Living with coeliac disease

Just been diagnosed

Upon diagnosis of coeliac disease, there is an array of emotional reactions which are quite normal and experienced by many. For some, the diagnosis may come as a great relief as you were concerned that it was something more serious. Others may feel shock, despair, grief, disbelief or guilt and you may feel overwhelmed or uncertain. Please be aware that you are not alone and Coeliac Australia is here to support you. If you would like to talk to someone, please phone your state coeliac organisation on 1300 458 836.

Although coeliac disease cannot be cured, it can be controlled with a strict, life-long gluten free diet. When you first start the gluten free diet, you tend to focus on what you can’t eat, but as you learn more, you realise that there are so many foods that you can still enjoy.

Follow the steps below to get started on your gluten free journey.


First week

  • Join your state coeliac organisation. Membership will provide you with everything you need to get started on your gluten free diet. Your state coeliac organisation can also answer any initial questions you may have about coeliac disease.
  • Start your gluten free diet immediately. Begin by purchasing products that are labelled ‘Gluten Free’, as well as foods that are naturally gluten free. Once you become a member and learn more about reading labels, you’ll be able to confidently choose foods that are gluten free by ingredient.
  • Make an appointment with your GP to test for any vitamin or mineral deficiencies and associated conditions.
    • All adults diagnosed with coeliac disease should have a bone density scan to check for osteopaenia or osteoporosis. Those with medically diagnosed coeliac disease are entitled to a Medicare rebate for a bone density scan every two years.
    • Tests for associated conditions
      • Electrolytes e.g. sodium and potassium which measure kidney function.
      • Liver function tests.
      • Thyroid function – autoimmune thyroid disease (Graves disease or Hashimotos) can be associated with coeliac disease.
      • Fasting blood glucose to check for autoimmune diabetes (type 1 diabetes or Latent Autoimmune Diabetes (LADA))
    • Deficiencies in newly diagnosed and untreated coeliac disease can include iron, calcium, phosphate, vitamin D, zinc, vitamin B12, folate, magnesium. Supplementation may initially be required to correct any deficiencies.
  • Make an appointment with an Accredited Practising Dietitian who specialises in coeliac disease. Contact the Dietitians Association of Australia to find a dietitian near you.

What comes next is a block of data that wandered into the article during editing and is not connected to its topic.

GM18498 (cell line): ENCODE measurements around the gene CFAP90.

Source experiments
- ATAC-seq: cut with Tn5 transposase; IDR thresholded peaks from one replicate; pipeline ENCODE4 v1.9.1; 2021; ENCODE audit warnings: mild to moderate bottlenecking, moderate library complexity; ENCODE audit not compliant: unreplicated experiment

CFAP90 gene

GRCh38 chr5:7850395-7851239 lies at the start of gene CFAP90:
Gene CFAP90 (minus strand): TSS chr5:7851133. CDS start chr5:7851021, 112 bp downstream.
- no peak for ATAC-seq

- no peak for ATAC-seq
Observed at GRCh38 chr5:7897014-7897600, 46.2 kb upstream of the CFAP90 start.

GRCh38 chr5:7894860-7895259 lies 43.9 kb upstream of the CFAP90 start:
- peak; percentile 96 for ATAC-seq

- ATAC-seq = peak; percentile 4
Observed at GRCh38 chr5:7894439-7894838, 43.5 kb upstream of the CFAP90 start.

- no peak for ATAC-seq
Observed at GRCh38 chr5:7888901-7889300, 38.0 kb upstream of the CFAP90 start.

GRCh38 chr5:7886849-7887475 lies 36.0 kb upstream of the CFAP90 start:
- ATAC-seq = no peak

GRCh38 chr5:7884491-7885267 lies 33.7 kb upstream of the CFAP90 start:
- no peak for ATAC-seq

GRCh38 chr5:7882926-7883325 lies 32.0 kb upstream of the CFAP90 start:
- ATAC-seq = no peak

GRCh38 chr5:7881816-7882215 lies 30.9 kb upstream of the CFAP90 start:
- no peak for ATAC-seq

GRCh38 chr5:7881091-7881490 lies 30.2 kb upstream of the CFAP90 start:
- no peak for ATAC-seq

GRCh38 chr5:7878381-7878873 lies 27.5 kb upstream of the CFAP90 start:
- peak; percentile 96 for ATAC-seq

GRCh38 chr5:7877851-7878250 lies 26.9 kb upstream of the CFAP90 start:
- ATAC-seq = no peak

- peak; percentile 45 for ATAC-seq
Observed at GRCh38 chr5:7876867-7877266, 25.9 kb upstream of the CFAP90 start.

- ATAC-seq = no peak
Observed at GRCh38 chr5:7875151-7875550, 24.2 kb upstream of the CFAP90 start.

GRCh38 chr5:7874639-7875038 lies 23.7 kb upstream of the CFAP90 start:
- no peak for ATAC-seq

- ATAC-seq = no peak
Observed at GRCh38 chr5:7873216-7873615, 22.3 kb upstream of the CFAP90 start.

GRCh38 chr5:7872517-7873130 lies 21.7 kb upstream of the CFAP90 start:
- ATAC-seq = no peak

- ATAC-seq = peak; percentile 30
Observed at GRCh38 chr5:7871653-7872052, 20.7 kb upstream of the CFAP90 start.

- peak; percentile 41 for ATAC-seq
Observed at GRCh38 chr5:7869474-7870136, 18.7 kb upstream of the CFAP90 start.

First month

  • Family members should be screened for active coeliac disease using the coeliac antibody blood test. This is because immediate family members of someone with coeliac disease have a 1 in 10 chance of also having the condition.
  • Re-organise your kitchen and pantry. Ensure that your gluten free food is clearly marked and that other members of your household understand the importance of avoiding cross contamination. Members have access to fact sheets in the Members Area of this website to assist with this.
  • Take advantage of the services offered by your state Coeliac organisation. Each state offers a variety of different workshops, supermarket tours and support groups to support you on your gluten free journey. Contact your state organisation to see what is offered in your state.
  • Start using your Ingredient List Booklet (you will receive this when you become a member) to identify gluten free products that are not marked ‘Gluten Free’ but are gluten free by ingredient.

First year

  • The coeliac serology blood test should be repeated at six and twelve months post diagnosis for the first year, and then annually after that. This test measures the blood antibodies which are usually elevated in those with untreated coeliac disease. They can remain elevated despite compliance with the gluten free diet, but should gradually return to normal. Once they return to normal, they can be used as an indicator of gluten exposure.
  • Learn how to look for gluten free foods when eating out. Use our restaurant directory to find restaurants that offer gluten free.
  • Try converting some of your old favourite recipes into gluten free versions. Members have access to fact sheets in the Members Area of this website to assist with this.


  • The small bowel biopsy should be repeated 18-24 months post diagnosis to confirm small bowel recovery.
  • Annual medical review – we have a fact sheet on Monitoring and follow-up of coeliac disease for further information.
  • Remain a member of your state coeliac organisation to continue receiving the latest information on coeliac disease and the gluten free diet.

Useful Links

Read Information


Coeliac disease
Associated conditions

Fact sheets
Gluten challenge
Monitoring and follow-up
Plain English coeliac disease information
Other autoimmune diseases
Dermatitis herpetiformis
Lactose intolerance

Family screening
Family screening letter

Position statements
Oats and the gluten free diet
Point of Care Testing for coeliac disease

GESA - health information fact sheets


Helpline: 1300 458 836

News & Stories Ask a Question Contact Us  Follow Us    

1300 458 836

Like us on FacebookFollow us on Twitter

Coeliac Disease Eating Gluten Free  
Living with coeliac disease
Associated Conditions
Endorsement Logo
Member Discount Program
Catering Gluten Free
Cross Contamination
Eating Out

Food Industry
Health Professionals
Contact Us
Preloaded imagePreloaded imagePreloaded imagePreloaded image